If you’re one of the millions of Evernote users around the globe, you’ve likely enjoyed the app for the same reason most people do: you can save practically everything. Up until now, all that data has been stored within Evernote’s own proprietary data methods. But apparently, that’s about to change.
Evernote recently made waves after raising their prices—now the software company is making a shift that is raising eyebrows in another direction: migrating all their data over to, you guessed it, Google. Via TechCrunch:
Evernote — the popular note taking and productivity startup with 200 million users — has built its reputation around an app that lets you record and track all your life’s details hold them there, for life. Today, the company is shifting gears on the question of how it will keep hold of and track that information: Evernote is migrating all of its data, including some 5 billion notes, to Google’s Cloud Platform. As part of that, it will also start to use Google’s machine learning APIs to help access and use that data in different ways.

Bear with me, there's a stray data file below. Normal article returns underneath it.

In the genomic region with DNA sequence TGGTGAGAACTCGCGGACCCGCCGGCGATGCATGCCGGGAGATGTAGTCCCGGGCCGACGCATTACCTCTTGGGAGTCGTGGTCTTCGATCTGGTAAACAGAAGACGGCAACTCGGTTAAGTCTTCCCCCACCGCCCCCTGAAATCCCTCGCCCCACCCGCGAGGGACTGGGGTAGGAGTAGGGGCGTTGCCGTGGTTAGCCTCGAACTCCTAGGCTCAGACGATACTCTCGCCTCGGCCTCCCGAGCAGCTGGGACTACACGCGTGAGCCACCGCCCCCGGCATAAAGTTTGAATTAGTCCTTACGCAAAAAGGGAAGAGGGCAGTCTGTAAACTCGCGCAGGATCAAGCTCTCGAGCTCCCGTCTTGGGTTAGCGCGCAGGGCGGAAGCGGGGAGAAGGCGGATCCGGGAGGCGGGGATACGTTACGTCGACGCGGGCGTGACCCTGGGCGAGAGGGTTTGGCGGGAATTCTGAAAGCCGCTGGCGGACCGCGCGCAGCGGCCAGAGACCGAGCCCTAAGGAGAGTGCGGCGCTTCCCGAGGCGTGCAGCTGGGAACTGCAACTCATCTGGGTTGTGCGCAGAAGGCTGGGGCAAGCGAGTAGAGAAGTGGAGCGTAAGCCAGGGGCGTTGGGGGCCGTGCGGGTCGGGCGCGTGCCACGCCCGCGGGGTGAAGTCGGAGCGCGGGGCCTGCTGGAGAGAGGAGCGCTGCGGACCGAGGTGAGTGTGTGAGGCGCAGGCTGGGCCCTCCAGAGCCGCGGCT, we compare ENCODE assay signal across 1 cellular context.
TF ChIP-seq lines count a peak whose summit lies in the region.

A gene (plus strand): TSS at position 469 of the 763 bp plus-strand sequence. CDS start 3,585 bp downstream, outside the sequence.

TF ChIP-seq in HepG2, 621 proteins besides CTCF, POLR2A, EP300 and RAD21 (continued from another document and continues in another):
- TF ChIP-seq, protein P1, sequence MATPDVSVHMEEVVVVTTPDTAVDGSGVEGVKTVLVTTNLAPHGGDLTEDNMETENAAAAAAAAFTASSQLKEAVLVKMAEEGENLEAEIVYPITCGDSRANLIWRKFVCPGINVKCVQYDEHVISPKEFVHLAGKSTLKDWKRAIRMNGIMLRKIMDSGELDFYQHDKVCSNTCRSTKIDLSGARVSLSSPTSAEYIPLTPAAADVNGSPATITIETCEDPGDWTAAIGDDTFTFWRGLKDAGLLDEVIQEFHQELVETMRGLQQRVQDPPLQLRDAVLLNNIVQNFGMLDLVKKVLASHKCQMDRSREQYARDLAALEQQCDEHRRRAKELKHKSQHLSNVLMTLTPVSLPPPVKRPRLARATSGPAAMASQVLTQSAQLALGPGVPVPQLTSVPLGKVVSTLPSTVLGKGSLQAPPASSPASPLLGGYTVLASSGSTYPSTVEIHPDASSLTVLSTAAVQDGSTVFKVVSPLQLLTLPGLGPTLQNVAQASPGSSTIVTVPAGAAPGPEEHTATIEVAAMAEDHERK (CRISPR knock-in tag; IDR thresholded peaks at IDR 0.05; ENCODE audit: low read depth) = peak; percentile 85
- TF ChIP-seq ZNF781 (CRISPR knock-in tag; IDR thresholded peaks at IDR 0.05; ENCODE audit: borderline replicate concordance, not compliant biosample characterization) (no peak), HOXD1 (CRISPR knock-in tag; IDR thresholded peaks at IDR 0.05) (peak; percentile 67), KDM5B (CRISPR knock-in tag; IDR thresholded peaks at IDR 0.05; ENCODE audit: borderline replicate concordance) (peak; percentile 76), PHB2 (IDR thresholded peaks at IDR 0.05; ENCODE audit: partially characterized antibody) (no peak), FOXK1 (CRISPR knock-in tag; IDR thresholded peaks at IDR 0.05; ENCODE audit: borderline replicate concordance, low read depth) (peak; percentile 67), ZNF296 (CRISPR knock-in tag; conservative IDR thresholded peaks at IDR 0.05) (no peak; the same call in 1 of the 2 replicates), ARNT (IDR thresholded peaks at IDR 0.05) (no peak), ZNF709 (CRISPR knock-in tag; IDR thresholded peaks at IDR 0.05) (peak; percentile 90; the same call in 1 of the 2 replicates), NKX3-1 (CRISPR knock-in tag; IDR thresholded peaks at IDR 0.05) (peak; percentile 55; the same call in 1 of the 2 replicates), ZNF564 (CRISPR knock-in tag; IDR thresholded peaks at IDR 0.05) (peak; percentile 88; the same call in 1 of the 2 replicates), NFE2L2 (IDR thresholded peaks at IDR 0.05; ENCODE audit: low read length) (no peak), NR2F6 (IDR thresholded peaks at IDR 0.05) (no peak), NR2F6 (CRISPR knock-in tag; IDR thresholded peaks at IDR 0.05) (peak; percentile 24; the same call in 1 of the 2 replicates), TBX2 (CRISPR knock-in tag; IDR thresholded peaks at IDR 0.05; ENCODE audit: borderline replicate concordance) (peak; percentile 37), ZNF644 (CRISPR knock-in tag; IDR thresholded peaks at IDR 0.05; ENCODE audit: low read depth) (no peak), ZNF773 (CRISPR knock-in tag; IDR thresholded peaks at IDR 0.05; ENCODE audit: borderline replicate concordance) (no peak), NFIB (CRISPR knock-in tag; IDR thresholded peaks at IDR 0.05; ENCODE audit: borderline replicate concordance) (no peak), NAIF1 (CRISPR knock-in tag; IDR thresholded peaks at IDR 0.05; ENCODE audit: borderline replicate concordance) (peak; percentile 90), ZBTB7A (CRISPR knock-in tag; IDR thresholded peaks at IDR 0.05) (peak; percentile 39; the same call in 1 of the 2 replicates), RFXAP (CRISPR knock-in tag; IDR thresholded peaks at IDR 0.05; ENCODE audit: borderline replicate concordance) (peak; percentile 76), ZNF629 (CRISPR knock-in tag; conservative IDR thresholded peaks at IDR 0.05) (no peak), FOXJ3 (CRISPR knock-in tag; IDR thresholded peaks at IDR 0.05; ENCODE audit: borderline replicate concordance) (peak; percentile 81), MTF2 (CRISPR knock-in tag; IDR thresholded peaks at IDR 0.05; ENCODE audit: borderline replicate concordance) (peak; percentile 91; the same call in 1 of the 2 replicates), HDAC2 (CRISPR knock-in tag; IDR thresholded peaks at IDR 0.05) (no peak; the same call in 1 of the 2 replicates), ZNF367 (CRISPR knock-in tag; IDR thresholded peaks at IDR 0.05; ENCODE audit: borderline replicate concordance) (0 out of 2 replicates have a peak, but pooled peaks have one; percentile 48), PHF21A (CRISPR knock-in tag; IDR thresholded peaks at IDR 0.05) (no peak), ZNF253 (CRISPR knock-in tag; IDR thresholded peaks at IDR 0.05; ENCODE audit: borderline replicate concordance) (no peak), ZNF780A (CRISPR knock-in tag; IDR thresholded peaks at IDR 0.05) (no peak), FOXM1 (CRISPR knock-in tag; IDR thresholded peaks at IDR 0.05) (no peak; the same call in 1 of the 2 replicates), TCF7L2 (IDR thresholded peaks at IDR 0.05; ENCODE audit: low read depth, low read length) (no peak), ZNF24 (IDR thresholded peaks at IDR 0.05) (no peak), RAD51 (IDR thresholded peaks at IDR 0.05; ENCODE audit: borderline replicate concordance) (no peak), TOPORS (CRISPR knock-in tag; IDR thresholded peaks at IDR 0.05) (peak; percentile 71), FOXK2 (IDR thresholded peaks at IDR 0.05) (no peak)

As a result, Evernote will be shutting down its previous storage architecture that was based around a private cloud infrastructure, along with some of its own tech. Evernote’s new CTO Anirban Kundu told me the first two areas that will be replaced by Google’s machine learning APIs are its voice recognition for speech-to-text translations; and natural language processing, used to help search for contextual content.
According to the source, Evernote is hardly the first to utilize Google’s cloud architecture for data—and/or their “learning APIs.” Some others include Snapchat, Spotify, Viant, Ocado, Wix, and Disney.
Even so, some could argue it’s a tad unnerving to transfer right around five billion notes to a company who’s very existence has thrived on collecting data on its users.
Evernote’s CTO Anirban Kundu clarified that the company has “no intention” of allowing Google to use your data for advertising purposes.
“Google doesn’t get access to the users’ content to make any assumptions or provide any ads,” Kundu said. “Google Cloud Platform is a separate business unit and not interested in monetizing that content. We have no intention of using ads. Our user data is private to them and we protect that in the highest possible way.”
According to Evernote, the migration to Google will begin in early October, with “a complete migration by the end of 2016.”